Bank Fraud Lawyer San Francisco, CA
As an experienced bank fraud lawyer in San Francisco, CA can explain to you, bank fraud is defined under statute 18 U.S. Code § 1344: “Whoever knowingly executes, or attempts to execute, a scheme or artifice to defraud a financial institution; or to obtain any of the moneys, funds, credits, assets, securities, or other property owned by, or under the custody or control of, a financial institution, by means of false or fraudulent pretenses, representations, or promises” — and it’s nothing to mess around with — “shall be fined not more than $1,000,000 or imprisoned not more than 30 years, or both.”
Common types of bank fraud involve remotely created checks, card skimming, fraudulent demand drafts, check kiting, check forgery, fraudulent loan documentation, empty ATM deposits, and fraudulent wire transfers. If you have been accused of any of these, or any other type of bank fraud, you may be wondering just what kind of defense is possible.
A conscientious defense lawyer, such as those at the Morales Law Firm in California, will examine all the evidence pertaining to the case. However, if they conclude that the evidence is admissible and that it seems to support the prosecution’s case, that’s when it becomes interesting.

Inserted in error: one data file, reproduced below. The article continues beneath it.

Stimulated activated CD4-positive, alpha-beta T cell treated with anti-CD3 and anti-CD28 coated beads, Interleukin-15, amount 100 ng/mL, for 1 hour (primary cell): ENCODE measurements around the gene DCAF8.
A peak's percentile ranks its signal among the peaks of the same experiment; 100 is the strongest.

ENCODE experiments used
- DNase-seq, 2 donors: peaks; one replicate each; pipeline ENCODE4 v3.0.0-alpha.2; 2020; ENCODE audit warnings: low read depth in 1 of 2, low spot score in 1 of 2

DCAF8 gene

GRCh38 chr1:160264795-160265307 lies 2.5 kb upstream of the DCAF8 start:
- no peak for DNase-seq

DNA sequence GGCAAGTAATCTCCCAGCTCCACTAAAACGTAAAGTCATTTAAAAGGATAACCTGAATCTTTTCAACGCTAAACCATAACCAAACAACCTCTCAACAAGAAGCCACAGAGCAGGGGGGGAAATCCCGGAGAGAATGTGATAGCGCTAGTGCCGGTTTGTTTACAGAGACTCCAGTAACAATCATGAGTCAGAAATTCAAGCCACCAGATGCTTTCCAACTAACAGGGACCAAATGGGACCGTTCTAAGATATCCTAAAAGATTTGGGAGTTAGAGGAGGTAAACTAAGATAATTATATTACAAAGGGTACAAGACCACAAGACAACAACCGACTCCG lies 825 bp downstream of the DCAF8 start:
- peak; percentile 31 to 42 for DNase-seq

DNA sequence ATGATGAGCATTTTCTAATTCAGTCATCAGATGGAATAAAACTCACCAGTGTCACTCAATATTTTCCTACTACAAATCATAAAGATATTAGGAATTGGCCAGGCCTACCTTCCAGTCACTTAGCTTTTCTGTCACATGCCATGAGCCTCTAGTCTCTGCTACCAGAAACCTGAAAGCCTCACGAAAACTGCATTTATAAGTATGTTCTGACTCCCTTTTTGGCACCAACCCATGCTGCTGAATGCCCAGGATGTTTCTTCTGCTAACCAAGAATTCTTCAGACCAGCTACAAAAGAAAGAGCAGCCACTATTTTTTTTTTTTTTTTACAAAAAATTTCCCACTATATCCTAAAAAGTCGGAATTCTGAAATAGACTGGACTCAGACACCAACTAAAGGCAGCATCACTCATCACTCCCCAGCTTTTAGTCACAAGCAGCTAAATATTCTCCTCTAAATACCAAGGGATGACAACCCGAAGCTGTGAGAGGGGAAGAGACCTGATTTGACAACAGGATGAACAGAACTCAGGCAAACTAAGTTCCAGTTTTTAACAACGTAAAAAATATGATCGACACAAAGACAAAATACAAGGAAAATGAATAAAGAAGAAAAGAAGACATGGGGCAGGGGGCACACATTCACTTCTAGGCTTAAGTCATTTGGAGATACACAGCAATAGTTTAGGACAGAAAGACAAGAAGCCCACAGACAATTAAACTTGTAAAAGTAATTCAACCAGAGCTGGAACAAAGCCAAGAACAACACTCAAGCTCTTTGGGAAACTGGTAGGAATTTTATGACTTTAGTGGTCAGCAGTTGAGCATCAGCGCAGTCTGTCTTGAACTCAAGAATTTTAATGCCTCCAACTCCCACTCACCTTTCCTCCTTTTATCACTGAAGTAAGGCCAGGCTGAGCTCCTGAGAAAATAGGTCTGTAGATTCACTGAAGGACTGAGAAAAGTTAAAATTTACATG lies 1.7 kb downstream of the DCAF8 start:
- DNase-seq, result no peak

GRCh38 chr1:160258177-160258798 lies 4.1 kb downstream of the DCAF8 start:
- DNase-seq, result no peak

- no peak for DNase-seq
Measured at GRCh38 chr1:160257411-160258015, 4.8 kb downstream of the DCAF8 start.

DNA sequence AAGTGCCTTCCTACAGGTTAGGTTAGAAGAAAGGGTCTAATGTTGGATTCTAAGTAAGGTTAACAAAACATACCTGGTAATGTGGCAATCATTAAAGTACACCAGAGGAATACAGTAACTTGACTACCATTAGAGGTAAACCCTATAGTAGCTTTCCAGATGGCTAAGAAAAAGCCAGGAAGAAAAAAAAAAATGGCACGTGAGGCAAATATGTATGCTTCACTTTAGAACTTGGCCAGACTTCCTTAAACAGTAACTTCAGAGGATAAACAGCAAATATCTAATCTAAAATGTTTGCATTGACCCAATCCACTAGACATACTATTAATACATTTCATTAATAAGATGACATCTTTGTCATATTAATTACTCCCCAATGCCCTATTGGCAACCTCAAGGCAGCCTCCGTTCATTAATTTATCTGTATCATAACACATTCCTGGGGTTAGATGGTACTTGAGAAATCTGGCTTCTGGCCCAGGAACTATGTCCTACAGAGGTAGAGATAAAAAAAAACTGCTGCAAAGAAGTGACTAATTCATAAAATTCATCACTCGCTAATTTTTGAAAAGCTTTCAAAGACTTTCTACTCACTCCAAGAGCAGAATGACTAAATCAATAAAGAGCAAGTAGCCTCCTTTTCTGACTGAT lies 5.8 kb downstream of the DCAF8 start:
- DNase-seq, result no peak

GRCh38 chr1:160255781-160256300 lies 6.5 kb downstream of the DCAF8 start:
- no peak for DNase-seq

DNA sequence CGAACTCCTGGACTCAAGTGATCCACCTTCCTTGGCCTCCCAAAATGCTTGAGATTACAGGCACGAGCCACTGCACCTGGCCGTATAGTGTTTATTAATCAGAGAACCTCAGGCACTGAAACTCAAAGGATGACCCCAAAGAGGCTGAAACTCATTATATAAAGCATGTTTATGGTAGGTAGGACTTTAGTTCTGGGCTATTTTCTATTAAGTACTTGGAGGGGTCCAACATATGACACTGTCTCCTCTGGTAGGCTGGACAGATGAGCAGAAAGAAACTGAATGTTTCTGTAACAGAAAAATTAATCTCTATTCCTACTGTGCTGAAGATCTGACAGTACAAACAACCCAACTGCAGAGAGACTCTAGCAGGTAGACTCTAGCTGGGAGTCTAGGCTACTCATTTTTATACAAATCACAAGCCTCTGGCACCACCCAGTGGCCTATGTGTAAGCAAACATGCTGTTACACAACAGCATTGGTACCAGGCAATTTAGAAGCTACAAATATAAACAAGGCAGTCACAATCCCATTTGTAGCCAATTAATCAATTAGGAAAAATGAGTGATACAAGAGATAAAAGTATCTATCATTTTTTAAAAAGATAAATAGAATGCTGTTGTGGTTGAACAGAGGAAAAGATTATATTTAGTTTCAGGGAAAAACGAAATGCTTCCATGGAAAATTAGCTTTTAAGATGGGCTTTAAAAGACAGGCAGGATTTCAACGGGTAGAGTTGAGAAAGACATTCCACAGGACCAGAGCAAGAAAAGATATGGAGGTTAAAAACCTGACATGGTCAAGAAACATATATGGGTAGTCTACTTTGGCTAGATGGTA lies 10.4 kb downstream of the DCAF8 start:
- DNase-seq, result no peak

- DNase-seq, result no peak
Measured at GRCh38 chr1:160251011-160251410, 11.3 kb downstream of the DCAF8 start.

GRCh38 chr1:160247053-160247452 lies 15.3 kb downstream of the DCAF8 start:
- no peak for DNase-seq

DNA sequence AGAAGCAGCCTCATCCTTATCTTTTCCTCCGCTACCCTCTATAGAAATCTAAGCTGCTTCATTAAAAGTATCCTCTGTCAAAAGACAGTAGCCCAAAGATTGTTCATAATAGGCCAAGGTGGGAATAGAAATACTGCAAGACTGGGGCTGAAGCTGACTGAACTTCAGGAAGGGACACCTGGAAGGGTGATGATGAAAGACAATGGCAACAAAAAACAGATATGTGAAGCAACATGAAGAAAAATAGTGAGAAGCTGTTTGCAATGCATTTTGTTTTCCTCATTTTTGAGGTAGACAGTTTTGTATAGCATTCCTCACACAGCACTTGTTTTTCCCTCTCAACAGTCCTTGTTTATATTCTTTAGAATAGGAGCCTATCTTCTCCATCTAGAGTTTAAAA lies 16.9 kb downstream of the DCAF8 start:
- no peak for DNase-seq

A bank fraud lawyer in San Francisco, CA knows that in order to get a conviction on bank fraud charges, the prosecution has to prove that the defendant knowingly and intentionally committed fraud. Proving someone else’s state of mind is never easy, and there are several arguments that your lawyer may put forward.
The first might be arguing that you acted in good faith. This comes down to showing that you didn’t know that your actions were illegal. Factors in this defense include your age, education, and profession. If you are a bank manager with 25 years of experience, you’d be expected to know banking rules and regulations. However, there are plenty of people who have no reason to know the ins and outs of the banking system, and if you are one of them, you may be called up to explain this to the judge.
You may also be asked to explain that you had no intent to defraud the bank or its customers. If you can demonstrate that your actions were an honest mistake, this will make it easier for your lawyer to argue a lack of intent. Remember that proving intent is a crucial element of proving fraud.
Another argument that goes to your state of mind is whether you committed fraud under duress. This means that you were threatened with violence or another type of coercion, and you reasonably believed that you or someone else would be badly hurt if you did not go through with the fraud. You will not be held criminally liable if you committed bank fraud under duress.
If you have been accused of bank fraud and you acknowledge that the prosecution’s evidence will be difficult to disprove, you need to reach out to a bank fraud lawyer in San Francisco, CA who has seen it all before. They will be able to talk with you about whether you actually intended to defraud the bank.